• Year of manufacture 
  • Chassis number 
    2255 GT
  • Engine number 
    2255 GT
  • Lot number 
  • Condition 
  • Location
  • Exterior colour 


1961 Ferrari 250 GTE 2+2 Coupé
Coachwork by Pininfarina
Chassis no. 2255 GT
Engine no. 2255 GT

"Pininfarina and Enzo Ferrari have collaborated to make a most desirable motor car: expensive, fast and luxuriously comfortable, with a large luggage compartment. All this adds up to a Gran Turismo, with the accent on the 'Gran', par excellence. If you want to go road racing look to the Berlinetta, but for touring in the grand style, 'Two plus Two' equals near perfection." - Sports Cars Illustrated.

Intended to extend Ferrari's appeal to a sector of the market already contested by rivals Aston Martin and Maserati, the 250 GTE 2+2 debuted in the summer of 1960. There had been a few 2+2 Ferraris built in the 1950s by the likes of Vignale, Ghia, and Touring, but the 250 GTE was Ferrari's first production four-seater. Directly descended from the most commercially successful Ferrari of its day, the 250 GT, the 2+2 version was launched in 1954 featuring the lighter and more compact Gioacchino Colombo-designed 3.0-litre V12 in place of its Europa predecessor's Lampredi unit.

One of the finest and longest-running automotive power units of all time, the Colombo V12 dated back to 1946. Enzo Ferrari had begun planning his new car during the war and commissioned Colombo to design a small-capacity V12 engine for it. The original 1.5-litre Tipo 125 unit took its designation from the capacity of an individual cylinder (125cc) thus instigating a system of nomenclature that would characterise Ferraris for many years to some.

The 250 GT chassis followed Ferrari's established practice, being a multi-tubular spaceframe tied together by oval main tubes, though the independent front suspension now employed coil springs instead of the transverse-leaf type. A four-speed, all-synchromesh gearbox transmitted power to the live rear axle, while hydraulic drums all round looked after the braking. Disc brakes arrived late in 1959 and a four-speeds-plus-overdrive gearbox the following year, and both were features the 250 GTE enjoyed from the start of production in 1960.

Pininfarina's brief had been to produce a 2+2 without sacrificing the 250's elegant good looks or sporting demeanour and the master stylist succeeded brilliantly with the GTE. By moving the engine, gearbox and steering gear forward and the fuel tank back, sufficient room was created for two occasional rear seats within the 250 GT's 2,600mm wheelbase. The Tipo 128E outside-plug engine's 240bhp ensured that there was no reduction in performance despite the inevitable gain in weight. A popular and highly profitable car for Ferrari, the 250 GTE evolved through three series, changes being mainly confined to the dashboard layout and exterior lighting arrangements, remaining in production until 1963.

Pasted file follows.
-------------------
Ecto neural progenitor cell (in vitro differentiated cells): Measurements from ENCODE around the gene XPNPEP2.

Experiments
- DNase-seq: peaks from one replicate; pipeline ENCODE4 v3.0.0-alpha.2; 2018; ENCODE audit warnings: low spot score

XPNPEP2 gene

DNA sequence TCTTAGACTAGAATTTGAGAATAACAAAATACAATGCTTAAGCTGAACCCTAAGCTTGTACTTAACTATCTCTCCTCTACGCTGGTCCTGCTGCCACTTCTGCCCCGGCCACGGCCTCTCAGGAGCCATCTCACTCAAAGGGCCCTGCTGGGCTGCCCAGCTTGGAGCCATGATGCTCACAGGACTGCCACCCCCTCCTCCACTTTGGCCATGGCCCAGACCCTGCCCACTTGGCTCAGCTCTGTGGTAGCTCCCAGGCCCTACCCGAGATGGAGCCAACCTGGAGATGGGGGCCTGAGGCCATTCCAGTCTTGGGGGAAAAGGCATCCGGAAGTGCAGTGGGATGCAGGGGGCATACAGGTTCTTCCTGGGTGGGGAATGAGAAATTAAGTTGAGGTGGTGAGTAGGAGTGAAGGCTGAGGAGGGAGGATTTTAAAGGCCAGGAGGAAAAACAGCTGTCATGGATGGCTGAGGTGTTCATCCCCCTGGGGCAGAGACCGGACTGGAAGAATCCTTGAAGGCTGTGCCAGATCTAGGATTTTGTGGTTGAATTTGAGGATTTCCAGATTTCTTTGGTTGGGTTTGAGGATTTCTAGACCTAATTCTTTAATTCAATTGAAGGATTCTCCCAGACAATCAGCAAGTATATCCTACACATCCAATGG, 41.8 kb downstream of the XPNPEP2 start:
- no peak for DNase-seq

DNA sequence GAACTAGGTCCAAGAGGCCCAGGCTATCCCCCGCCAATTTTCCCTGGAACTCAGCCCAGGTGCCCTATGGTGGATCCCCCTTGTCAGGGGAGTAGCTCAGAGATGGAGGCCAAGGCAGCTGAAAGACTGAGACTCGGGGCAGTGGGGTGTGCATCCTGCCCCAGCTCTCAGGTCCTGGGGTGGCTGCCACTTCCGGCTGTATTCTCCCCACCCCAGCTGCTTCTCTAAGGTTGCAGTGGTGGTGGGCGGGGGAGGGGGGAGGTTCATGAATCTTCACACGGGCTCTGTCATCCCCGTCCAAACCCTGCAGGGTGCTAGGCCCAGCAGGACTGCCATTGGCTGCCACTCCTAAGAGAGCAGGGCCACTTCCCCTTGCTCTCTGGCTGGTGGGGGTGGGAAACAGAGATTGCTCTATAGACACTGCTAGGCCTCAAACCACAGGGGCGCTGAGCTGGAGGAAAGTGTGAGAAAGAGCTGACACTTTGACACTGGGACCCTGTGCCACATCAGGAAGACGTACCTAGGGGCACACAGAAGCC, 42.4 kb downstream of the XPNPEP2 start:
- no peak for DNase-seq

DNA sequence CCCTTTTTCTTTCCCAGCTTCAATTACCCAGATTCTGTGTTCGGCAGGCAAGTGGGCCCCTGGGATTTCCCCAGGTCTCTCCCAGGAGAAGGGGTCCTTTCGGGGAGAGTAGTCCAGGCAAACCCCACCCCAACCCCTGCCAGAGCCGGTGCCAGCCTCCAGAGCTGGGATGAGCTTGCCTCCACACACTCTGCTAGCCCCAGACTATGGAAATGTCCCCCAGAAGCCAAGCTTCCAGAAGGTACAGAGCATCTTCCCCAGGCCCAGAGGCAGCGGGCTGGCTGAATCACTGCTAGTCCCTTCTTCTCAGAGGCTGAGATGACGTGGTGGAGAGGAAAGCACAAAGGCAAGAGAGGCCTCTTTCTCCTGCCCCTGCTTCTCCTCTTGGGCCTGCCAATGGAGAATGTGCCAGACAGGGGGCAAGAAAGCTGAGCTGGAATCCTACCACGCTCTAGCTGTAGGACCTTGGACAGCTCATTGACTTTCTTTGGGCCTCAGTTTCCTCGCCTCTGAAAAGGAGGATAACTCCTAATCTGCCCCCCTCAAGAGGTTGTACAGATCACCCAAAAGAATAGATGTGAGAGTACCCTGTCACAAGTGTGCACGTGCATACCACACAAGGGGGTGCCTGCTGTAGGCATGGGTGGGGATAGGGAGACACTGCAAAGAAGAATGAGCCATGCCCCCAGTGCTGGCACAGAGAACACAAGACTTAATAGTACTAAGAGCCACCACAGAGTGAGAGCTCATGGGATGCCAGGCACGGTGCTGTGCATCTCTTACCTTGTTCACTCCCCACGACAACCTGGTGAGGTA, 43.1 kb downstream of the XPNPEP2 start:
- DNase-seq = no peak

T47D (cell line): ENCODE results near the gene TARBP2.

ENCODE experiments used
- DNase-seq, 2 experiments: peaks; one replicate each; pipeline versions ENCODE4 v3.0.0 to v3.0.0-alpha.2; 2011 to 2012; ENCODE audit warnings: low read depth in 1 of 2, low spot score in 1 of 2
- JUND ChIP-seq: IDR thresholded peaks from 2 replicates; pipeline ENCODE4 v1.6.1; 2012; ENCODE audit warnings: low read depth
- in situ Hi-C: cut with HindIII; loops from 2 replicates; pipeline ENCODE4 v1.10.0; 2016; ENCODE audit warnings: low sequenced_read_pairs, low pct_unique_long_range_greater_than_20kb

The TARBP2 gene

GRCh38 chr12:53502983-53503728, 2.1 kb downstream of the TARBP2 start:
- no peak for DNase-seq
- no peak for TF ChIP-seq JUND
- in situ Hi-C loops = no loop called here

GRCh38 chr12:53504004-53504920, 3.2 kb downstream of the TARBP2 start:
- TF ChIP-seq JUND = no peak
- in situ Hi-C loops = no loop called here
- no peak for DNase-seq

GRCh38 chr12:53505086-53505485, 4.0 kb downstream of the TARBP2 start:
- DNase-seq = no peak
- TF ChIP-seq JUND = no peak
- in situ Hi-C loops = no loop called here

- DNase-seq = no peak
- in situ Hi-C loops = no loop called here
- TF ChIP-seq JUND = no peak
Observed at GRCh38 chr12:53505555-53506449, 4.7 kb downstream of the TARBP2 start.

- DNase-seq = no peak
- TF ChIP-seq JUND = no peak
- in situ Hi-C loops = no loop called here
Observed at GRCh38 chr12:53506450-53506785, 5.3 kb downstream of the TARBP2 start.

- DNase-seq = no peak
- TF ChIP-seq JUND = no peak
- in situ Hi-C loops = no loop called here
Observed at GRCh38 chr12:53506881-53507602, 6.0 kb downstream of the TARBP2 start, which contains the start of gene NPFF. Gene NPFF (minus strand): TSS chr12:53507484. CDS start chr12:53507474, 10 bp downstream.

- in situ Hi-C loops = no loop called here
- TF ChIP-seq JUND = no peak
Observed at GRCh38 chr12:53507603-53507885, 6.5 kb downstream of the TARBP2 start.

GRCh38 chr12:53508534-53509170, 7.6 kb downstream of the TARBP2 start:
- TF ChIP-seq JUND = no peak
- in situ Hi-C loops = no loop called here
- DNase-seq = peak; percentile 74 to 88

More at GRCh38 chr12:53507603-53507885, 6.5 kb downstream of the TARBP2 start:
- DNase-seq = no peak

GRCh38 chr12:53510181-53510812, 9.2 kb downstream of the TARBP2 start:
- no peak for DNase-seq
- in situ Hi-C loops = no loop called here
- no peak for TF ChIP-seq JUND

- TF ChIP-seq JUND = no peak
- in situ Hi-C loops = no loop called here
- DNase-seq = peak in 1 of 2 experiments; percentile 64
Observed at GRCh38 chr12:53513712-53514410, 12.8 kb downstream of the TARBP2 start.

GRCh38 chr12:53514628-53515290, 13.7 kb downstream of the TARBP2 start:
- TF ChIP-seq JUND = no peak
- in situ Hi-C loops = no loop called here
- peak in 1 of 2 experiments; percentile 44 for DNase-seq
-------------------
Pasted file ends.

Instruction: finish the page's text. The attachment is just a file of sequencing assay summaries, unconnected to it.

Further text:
Completed by Carrozzeria Pininfarina in January 1961, '2255' is the 34th production car built out of a total of 955 units and originally was finished in Grigio Acciaio Brunito with Verde interior. The original paint was not a standard Ferrari colour but is believed to be close to the period shade of Canna di Fucile. '2255' was delivered new to Lugano, Switzerland to Mr Alberto Giuliani, and is featured as an example of the early Ferrari 250 GTE in Stanley Nowak's book 'Ferrari: Forty Years on the Road' (page 114). In this picture the Swiss identification roundel is clearly visible.

Sold by Rob de la Rive Box in 1970 to Mr G D Schmidt, an American serviceman stationed in Germany, '2255' was apparently later traded for a Ferrari 212, making its way via a dealer to Idaho and the care of John R Schultz. Mr Schultz keeps the car for 40 years before it was sold to its current UK-based owner via an American dealer in Texas. The Ferrari is registered in the UK as '657 UYJ'.

The car's restoration commenced in 2014 and took four years under the supervision of Tony Willis of the Maranello Concessionaires Archive, the UK representative for Ferrari Classiche. The body and mechanical restoration was carried out by Toni Auto in Maranello (see photographic record and supporting invoices) with Bacchelli & Villa assisting. The interior has been re-trimmed in Connolly leather by the renowned coach-trimmers Tappezzeria Luppi of Modena. Invoices on file detail every aspect of the restoration and easily exceed £200,000 in total. The car is Ferrari Classiche Certified, and the quality of the restoration was recognised with a 'Best in Class' trophy at Salon Privé in 2019. Presented in breathtakingly beautiful condition, this most practical Ferrari Gran Turismo comes complete with spare wheel, tool kit, instruction manual, Ferrari leather wallet, and the all-important Ferrari Classiche folder.

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Bonhams Collectors’ Car department